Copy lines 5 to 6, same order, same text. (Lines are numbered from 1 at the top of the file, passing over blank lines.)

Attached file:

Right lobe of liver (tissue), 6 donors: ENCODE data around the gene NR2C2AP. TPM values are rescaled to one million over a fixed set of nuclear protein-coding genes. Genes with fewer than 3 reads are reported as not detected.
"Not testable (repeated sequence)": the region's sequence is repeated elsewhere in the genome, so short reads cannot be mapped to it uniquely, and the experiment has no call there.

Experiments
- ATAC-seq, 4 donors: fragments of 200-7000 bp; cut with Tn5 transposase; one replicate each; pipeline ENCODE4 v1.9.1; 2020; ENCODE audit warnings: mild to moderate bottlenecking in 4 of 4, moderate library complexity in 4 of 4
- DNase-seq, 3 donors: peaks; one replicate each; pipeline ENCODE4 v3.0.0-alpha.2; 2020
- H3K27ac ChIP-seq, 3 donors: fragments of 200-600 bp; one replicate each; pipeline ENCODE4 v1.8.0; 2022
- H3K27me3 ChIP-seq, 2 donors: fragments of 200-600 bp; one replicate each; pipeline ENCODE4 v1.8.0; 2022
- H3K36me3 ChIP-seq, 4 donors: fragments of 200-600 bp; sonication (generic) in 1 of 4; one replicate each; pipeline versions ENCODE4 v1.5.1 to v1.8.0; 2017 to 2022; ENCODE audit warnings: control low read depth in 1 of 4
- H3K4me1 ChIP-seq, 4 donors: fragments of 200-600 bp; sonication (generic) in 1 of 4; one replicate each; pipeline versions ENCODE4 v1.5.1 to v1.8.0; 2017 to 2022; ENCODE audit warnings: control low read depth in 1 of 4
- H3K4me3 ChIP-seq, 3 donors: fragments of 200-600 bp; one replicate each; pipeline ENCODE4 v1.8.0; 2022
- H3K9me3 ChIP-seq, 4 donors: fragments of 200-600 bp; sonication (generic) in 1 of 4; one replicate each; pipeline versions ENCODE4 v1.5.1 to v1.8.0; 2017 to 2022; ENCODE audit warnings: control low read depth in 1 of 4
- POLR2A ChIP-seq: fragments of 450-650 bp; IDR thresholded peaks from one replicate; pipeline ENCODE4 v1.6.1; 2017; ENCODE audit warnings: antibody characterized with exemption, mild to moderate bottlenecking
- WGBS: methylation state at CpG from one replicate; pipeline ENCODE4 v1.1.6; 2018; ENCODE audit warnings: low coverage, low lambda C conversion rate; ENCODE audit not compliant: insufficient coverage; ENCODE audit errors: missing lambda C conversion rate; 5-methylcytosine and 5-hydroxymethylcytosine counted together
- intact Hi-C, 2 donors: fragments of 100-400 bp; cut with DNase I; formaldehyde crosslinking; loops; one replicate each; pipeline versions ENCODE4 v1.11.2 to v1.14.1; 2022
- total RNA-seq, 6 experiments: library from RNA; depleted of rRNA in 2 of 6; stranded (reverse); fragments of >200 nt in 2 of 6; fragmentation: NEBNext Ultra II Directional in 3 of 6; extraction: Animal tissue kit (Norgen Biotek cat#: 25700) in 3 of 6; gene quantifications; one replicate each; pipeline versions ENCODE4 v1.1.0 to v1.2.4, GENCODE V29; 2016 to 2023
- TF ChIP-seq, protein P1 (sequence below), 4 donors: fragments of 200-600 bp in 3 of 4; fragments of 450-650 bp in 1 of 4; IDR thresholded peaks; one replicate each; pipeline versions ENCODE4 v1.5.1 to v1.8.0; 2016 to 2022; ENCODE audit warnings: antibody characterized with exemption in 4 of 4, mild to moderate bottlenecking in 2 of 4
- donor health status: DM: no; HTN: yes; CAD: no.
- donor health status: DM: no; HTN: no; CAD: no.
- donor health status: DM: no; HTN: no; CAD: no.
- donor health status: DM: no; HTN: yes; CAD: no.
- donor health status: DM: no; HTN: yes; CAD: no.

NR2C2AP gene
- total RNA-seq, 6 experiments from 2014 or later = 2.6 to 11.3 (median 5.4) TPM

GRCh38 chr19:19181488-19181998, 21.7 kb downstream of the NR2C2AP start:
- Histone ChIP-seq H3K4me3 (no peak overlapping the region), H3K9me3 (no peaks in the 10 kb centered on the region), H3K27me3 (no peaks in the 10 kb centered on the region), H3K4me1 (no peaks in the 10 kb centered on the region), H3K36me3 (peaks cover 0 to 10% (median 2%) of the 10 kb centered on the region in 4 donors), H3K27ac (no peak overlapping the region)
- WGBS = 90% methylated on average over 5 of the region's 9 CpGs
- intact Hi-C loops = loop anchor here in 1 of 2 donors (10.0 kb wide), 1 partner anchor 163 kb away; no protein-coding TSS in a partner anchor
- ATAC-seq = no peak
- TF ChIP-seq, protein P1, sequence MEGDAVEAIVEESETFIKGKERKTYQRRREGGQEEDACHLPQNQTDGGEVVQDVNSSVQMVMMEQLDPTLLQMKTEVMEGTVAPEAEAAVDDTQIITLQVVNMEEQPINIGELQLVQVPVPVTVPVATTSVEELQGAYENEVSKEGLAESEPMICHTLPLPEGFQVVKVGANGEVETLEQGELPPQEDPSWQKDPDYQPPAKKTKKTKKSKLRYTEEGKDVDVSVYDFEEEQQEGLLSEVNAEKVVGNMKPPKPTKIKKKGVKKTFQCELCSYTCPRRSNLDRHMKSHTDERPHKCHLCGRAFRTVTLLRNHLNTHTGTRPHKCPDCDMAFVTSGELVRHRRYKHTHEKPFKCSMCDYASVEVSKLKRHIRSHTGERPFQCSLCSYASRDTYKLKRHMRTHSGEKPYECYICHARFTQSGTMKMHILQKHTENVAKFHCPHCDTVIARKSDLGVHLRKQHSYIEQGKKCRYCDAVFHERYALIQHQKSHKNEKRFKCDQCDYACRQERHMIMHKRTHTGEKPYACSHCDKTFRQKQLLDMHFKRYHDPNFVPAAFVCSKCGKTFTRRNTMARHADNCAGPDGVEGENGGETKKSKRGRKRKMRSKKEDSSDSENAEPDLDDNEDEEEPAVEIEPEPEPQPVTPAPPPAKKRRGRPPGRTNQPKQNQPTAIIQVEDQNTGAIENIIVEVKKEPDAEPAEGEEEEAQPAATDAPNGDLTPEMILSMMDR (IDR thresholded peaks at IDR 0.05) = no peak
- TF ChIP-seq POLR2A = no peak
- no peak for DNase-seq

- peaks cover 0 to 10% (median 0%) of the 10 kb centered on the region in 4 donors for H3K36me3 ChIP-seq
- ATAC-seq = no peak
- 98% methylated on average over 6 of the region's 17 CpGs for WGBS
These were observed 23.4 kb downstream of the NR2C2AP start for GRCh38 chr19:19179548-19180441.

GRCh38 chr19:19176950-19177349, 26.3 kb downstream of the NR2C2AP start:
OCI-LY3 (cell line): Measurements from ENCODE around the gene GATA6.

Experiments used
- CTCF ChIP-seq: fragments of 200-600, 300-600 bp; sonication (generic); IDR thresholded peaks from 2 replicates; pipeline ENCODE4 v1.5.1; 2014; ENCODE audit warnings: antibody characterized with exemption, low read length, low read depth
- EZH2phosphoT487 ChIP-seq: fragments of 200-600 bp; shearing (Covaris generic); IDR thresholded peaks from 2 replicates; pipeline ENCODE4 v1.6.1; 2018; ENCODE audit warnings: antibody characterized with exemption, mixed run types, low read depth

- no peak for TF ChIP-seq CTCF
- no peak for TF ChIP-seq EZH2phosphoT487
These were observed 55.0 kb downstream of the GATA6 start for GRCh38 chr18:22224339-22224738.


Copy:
- DNase-seq, 3 donors: peaks; one replicate each; pipeline ENCODE4 v3.0.0-alpha.2; 2020
- H3K27ac ChIP-seq, 3 donors: fragments of 200-600 bp; one replicate each; pipeline ENCODE4 v1.8.0; 2022